European Universities from the Enlightenment to 1914

Hardcover | August 10, 2006

byR. D. Anderson

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Since the 1970s, the history of universities has become an important scholarly field, but there have been few attempts to bring this work to a wider audience. In European Universities from the Enlightenment to 1914, Robert Anderson provides an authoritative account of the development ofEuropean universities in the 'long' nineteenth century. The reforming rulers of the Enlightenment, the 'Humboldtian' model of the university developed in Germany, and Napoleon's institution of a centralized state system all contributed strands to a complex pattern which was reflected, in the age ofnationalism, in distinctive national systems. While 'European' in their traditions, universities were also central to the formation of national elites and national consciousness. There are separate chapters on university systems in Germany, France, Britain (seen here as less of a special case thanis often supposed), Italy and Spain, Russia, and the Habsburg Empire. These chapters are tied to more general themes which include the lasting significance of religious issues despite the progress of secularization, the involvement of professors and students in politics before and after 1848, thegrowth of the research ideal, and the development of the concept of academic freedom. There is a thorough discussion of the sociology of university attendance, and chapters of pioneering synthesis on women and universities and on student communities. Anderson's general argument is that the 'modern' university was consolidated in the 1870s and 1880s; by 1914 its ideals were under strain from academic specialization, the financial demands of scientific research, and the rise of virulent strains of nationalism and antisemitism - yet the liberaluniversity retained its rationale and its vigour. This is no narrow study of educational history, but will appeal to all those with an interest in the political, social, and cultural history of the nineteenth and early twentieth centuries. It also has an extensive multilingual bibliography.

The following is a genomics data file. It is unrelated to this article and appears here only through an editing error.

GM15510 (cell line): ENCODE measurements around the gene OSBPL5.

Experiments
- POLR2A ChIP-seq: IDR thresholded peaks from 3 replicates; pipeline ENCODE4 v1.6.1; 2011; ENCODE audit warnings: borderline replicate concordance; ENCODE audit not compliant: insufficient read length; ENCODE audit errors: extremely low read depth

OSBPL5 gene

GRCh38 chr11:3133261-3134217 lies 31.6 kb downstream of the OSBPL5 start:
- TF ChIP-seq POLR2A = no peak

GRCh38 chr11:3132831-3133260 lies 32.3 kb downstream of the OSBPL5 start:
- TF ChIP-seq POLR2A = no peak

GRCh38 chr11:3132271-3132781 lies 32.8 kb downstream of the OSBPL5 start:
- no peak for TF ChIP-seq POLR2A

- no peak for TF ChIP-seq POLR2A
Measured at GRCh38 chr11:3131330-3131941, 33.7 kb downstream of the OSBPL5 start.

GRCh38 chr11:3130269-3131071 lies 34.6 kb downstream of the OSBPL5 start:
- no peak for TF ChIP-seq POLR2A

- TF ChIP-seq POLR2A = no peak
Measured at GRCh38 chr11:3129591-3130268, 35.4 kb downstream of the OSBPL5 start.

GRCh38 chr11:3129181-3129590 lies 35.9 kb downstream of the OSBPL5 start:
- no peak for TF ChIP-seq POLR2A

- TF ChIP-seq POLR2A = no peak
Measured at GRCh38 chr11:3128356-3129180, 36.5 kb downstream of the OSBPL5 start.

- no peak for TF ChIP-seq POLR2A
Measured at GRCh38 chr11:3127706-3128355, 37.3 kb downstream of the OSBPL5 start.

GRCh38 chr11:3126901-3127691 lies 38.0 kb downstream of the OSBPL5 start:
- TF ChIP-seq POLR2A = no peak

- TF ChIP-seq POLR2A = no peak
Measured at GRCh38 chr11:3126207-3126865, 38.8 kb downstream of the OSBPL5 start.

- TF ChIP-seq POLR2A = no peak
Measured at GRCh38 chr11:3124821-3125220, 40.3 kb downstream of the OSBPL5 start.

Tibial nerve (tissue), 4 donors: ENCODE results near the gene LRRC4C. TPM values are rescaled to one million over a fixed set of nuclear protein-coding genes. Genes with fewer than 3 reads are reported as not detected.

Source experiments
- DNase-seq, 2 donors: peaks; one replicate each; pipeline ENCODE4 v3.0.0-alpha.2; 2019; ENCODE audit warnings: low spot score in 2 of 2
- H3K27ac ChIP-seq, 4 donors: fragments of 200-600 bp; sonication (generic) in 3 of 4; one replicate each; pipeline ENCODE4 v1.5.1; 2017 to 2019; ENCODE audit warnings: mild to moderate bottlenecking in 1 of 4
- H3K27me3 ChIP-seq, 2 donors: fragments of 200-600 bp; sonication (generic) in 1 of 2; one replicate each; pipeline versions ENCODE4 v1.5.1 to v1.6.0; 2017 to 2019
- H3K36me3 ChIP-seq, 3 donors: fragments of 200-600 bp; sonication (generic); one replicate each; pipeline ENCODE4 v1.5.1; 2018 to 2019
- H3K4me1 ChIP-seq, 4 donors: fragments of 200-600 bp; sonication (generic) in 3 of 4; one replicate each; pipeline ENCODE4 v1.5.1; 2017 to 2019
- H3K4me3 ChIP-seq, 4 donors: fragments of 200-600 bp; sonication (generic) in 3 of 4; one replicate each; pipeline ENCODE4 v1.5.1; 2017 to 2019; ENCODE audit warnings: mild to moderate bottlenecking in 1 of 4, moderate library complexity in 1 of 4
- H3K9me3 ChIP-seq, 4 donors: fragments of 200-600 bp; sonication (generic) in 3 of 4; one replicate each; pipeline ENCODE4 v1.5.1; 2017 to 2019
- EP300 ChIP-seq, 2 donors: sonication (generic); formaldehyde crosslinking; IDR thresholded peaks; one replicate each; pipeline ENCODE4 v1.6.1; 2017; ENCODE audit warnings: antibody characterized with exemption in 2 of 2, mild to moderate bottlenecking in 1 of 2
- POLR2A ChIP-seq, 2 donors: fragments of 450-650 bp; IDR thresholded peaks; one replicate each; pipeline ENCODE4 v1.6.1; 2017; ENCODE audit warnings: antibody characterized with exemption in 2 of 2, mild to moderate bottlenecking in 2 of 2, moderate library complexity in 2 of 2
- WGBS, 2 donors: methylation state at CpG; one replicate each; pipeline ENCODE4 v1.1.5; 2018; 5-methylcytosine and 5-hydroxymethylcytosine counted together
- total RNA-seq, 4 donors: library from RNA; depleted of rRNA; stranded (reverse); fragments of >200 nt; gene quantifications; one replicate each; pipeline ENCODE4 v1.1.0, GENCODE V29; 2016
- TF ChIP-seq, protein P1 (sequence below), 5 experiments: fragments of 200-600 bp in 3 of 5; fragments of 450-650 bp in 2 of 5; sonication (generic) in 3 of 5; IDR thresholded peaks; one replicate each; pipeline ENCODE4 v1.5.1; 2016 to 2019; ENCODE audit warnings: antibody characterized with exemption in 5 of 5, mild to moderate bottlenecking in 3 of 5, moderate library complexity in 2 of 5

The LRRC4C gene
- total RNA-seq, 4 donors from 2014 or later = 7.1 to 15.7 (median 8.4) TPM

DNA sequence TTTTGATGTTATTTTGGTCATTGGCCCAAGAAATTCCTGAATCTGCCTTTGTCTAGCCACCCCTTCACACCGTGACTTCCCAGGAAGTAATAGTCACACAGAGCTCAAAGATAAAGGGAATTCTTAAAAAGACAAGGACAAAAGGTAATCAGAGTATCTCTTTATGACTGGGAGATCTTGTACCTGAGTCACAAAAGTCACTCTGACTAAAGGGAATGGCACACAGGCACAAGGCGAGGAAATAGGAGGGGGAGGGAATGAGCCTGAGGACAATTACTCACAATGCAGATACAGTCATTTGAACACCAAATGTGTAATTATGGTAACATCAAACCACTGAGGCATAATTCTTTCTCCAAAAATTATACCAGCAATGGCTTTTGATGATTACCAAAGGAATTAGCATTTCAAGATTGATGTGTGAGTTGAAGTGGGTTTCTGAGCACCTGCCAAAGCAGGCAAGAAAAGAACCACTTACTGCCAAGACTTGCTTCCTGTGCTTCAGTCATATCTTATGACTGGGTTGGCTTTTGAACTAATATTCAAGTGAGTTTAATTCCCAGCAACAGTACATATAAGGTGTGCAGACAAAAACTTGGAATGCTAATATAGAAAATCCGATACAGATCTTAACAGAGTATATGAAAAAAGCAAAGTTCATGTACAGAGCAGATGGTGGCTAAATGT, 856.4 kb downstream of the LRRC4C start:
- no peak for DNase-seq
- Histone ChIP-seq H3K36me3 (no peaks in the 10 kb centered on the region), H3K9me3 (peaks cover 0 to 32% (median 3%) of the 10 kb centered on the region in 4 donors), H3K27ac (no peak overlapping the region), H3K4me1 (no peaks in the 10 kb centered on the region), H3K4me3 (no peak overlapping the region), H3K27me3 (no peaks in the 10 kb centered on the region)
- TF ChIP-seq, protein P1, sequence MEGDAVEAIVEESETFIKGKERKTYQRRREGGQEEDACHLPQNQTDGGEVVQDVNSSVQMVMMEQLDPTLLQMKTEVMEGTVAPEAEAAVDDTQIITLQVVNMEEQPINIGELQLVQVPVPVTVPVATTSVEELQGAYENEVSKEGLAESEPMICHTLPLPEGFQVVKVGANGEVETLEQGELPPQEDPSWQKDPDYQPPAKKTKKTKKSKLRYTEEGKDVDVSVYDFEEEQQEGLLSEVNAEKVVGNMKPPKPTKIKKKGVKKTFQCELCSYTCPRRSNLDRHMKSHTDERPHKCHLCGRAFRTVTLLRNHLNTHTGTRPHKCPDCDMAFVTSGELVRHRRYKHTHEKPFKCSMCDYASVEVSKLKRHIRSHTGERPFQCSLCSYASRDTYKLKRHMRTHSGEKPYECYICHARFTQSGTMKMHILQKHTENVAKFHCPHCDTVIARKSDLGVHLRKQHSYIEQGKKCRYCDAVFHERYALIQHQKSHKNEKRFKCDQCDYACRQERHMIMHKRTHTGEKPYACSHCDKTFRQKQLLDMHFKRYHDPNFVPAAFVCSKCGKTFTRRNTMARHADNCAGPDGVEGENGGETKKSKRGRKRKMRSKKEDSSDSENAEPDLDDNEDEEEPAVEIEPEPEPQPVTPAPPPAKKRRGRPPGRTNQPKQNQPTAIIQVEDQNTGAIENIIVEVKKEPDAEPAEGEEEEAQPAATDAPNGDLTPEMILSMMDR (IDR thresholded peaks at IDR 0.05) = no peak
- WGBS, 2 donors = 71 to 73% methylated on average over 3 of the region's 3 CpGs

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Since the 1970s, the history of universities has become an important scholarly field, but there have been few attempts to bring this work to a wider audience. In European Universities from the Enlightenment to 1914, Robert Anderson provides an authoritative account of the development ofEuropean universities in the 'long' nineteenth cen...

R. D. Anderson is a Professor of Modern History, School of History and Classics, University of Edinburgh.

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Format:HardcoverDimensions:348 pages, 9.21 × 6.14 × 0.96 inPublished:August 10, 2006Publisher:Oxford University PressLanguage:English

The following ISBNs are associated with this title:

ISBN - 10:0198206607

ISBN - 13:9780198206606

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Table of Contents

Introduction1. The Ancien Regime2. Enlightened Reform3. France from the Enlightenment to the Napoleonic University4. Germany and the Humboldtian Model5. Students, Professors, and Politics6. Universities, Religion, and the Liberal States7. Curriculum and Culture8. Enrolments and Social Patterns9. The Formation of Elites10. Germany: Academic Golden Age11. Germany: Political Tensions12. France13. The British Isles14. Italy and Spain15. Habsburg and Other Nationalisms16. Russia17. Women and Universities18. Student Communities and Student Politics19. Mission to the People?20. Conclusion: European Universities in 1914BibliographyIndex